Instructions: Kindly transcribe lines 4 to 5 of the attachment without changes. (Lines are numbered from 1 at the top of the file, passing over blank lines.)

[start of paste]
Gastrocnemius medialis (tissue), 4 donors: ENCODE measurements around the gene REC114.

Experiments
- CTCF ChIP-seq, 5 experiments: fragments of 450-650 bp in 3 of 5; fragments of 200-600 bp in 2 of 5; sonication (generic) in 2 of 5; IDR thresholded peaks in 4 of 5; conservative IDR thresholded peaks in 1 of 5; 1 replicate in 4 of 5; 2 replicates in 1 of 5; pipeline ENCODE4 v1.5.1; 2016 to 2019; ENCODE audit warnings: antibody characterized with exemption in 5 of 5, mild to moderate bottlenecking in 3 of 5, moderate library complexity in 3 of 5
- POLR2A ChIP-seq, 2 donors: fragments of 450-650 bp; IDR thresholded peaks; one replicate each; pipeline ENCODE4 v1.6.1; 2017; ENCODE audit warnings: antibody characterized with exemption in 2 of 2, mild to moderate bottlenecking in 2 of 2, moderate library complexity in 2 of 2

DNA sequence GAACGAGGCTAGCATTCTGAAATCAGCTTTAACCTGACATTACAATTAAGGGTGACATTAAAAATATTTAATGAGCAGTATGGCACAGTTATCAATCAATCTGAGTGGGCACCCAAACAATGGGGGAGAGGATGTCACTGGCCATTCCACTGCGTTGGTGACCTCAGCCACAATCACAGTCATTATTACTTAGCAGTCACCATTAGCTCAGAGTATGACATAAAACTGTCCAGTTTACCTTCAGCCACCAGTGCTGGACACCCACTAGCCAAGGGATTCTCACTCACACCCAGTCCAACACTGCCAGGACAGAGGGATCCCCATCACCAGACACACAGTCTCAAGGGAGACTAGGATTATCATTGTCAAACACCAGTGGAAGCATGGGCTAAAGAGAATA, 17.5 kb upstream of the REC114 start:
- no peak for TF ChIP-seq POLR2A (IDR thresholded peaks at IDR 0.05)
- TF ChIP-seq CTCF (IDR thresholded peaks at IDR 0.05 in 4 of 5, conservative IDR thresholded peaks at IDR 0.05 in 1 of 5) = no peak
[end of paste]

- POLR2A ChIP-seq, 2 donors: fragments of 450-650 bp; IDR thresholded peaks; one replicate each; pipeline ENCODE4 v1.6.1; 2017; ENCODE audit warnings: antibody characterized with exemption in 2 of 2, mild to moderate bottlenecking in 2 of 2, moderate library complexity in 2 of 2

DNA sequence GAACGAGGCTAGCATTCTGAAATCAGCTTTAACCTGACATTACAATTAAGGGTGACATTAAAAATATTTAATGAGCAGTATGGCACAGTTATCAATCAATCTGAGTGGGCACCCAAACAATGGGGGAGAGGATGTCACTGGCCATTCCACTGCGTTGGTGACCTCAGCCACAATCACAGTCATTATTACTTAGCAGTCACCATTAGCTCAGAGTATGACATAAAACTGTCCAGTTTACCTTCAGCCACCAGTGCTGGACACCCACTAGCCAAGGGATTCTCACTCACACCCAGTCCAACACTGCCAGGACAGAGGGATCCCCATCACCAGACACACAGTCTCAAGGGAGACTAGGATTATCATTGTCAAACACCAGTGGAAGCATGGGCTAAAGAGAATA, 17.5 kb upstream of the REC114 start: